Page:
This article originally appeared in the October 2008 issue of the Strange Maine Gazette.
It’s not uncommon for me to collect new and interesting stories from friends and strangers as I make my rounds with fresh issues of the Gazette. Earlier this year, Matt told me of his terrifying experience in one of his hometown’s cemeteries. He was deadly serious when he told me this story, which is one of the reasons why, come Halloween time, it came to mind again. He was kind enough to take the time to sit down and record his account for me.
About a year ago (Saturday, October 20th, 2007, I believe), my brother Mike, his now ex-fiance, and I decided to take a walk in the Riverside cemetery near my old apartment in Lewiston. It was a crisp Autumn afternoon, sunny with a slight nip in the air -- nice walking weather.Ironically, when I went online to see if I could come up with any imagery of the Libby Mausoleum, the only thing I found was a photo on Flickr.com by an acquaintance of mine, which was accompanied by the tale of an injury she incurred while trying to take a photo of the mausoleum. Uncanny, you say to yourself, as did I.
We entered the cemetery at the Summer Street entrance and took the first right, down past the winter storage sheds, then took a left along the edge of the hill, toward the river. We stopped at a nice, quiet plot with a small stone bench. I picked up an empty 24-pack of Natural Ice beer that some bozo had no doubt dumped the night before, and put it in the trash.
After a minute or two, we continued on our way and turned right along the side of the river. A leashless dog came running toward us, followed a moment later by its owner. The owner caught up to her dog just as it started to squat down and relieve itself in front of someone’s tombstone.
As soon as the owner was out of earshot, I commented to Mike and Nikki about how disrespectful it was to let one’s dog defecate on a burial plot, and not even have the decency to clean it up. They agreed. This led me to mention the kicked-in stained glass windows on the doors to the Libby Mausoleum.
Neither Mike nor Nikki had ever seen the Mausoleum, so I decided to lead them up to the secluded glen where it lies. Almost immediately after we got there, I started to get the feeling that we weren’t welcome.
There was a tension building in the air, and I felt like someone was glaring at me. Nikki was picking up on it too, and decided to attempt to communicate with the presence. I started to get really cold, and told Mike and Nikki that I was getting some really bad vibes off the place. When Nikki lit up a cigarette, I felt a shift come over the air, like it had become charged, and I felt my stomach bottom out.
I had turned around and was actually walking away from the crypt when I heard Nikki yelp, followed by a loud cracking noise. I turned just in time to see Nikki running towards me as the top half of a birch tree snapped off and came crashing down where we had been standing. As the shock of what had just happened started to sink in, I became acutely aware that the presence I had felt at the mausoleum was now bearing down on the three of us.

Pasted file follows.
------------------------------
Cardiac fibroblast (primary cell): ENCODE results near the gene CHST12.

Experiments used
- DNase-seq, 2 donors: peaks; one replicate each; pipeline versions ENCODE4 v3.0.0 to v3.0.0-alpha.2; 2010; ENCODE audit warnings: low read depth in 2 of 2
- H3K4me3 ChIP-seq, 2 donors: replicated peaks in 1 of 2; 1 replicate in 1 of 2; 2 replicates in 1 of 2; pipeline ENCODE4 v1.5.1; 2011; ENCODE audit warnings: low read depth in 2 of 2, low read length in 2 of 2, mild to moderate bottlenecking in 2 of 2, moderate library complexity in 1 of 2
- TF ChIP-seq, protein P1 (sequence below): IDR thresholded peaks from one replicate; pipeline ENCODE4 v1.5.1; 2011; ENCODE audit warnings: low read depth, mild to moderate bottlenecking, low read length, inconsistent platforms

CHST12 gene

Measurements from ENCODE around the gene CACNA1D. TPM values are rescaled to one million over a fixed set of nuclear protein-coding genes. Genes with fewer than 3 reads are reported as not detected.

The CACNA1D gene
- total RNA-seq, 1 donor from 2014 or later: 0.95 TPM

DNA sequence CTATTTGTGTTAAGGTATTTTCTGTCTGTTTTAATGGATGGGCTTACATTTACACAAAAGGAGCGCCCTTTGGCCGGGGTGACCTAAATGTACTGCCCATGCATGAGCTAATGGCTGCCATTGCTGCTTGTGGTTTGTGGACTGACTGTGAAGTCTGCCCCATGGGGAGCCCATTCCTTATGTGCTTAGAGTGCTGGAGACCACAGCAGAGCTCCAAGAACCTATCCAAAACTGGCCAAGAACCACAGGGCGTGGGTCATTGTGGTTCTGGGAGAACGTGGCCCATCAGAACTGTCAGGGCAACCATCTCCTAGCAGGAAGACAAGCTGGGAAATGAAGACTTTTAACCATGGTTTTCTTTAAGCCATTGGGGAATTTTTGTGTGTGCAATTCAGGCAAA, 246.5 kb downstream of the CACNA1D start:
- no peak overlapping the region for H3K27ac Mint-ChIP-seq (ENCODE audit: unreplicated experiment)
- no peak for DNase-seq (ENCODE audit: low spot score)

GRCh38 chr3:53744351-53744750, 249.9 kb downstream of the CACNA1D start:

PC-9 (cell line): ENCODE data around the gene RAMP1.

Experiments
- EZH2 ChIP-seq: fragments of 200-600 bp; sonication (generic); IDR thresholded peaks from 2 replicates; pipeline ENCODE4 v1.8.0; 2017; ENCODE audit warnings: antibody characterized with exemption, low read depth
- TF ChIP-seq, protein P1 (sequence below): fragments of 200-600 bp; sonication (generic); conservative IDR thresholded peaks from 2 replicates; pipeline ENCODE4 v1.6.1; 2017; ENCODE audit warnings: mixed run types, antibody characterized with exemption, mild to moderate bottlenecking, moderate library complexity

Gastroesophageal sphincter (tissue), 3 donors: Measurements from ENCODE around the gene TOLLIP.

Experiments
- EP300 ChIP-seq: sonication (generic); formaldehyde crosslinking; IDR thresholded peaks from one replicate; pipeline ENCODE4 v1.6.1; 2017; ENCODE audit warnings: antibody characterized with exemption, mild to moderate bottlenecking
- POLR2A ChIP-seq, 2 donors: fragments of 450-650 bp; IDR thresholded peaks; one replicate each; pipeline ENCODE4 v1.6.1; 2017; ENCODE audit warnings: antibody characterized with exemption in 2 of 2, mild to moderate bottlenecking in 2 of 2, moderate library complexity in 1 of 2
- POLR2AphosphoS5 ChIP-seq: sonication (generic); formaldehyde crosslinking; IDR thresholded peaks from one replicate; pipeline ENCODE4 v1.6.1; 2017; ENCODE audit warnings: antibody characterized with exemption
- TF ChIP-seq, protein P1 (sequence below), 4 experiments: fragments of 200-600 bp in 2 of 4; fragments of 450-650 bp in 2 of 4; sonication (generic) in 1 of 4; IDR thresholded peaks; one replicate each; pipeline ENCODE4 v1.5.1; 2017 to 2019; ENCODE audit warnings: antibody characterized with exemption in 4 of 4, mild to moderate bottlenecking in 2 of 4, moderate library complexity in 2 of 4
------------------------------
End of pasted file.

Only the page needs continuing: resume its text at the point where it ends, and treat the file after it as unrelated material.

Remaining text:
I started to run as hard as I could, occasionally looking over my shoulder to see if Mike and Nikki were okay. I never actually saw anything tangible, but still got the sense that, whoever or whatever it was, was not very far behind me until I had passed the winter storage shed.
The chill I felt while at the crypt lingered with me for the next day or so. I couldn’t stay warm. Nikki also could not keep warm, and she claimed that she could still feel the presence lingering about her for a few hours after the encounter.
She pulled something in her leg while climbing the short slope to the tomb’s entryway, and the self-timer on the camera snapped its shot as she grabbed at her leg in pain. She comments, “I heard, did not feel, heard, a huge crack and then snap. For a fraction of a second I though my calf had cramped up. Then the pain came!”
So is the Libby Mausoleum cursed? It seems more likely that perhaps it harbors a jealous and protective guardian spirit that is sick of vandals and even the most innocent gawkers intruding upon the peace of the mausoleum’s location.
The disrespect shown to Riverside Cemetery’s “guests” (as their website refers to the buried dead, see http://riverside.marshallsonline.org) is not uncommon in Maine’s graveyards, but to those who find solace in these quiet places, and to those like myself who use them as a source in field research, this behavior is effectively destroying connections with our history. Riverside’s caretakers have openly announced a $500 reward for information leading to the apprehension of the culprits of the latest wave of Riverside Cemetery vandalism.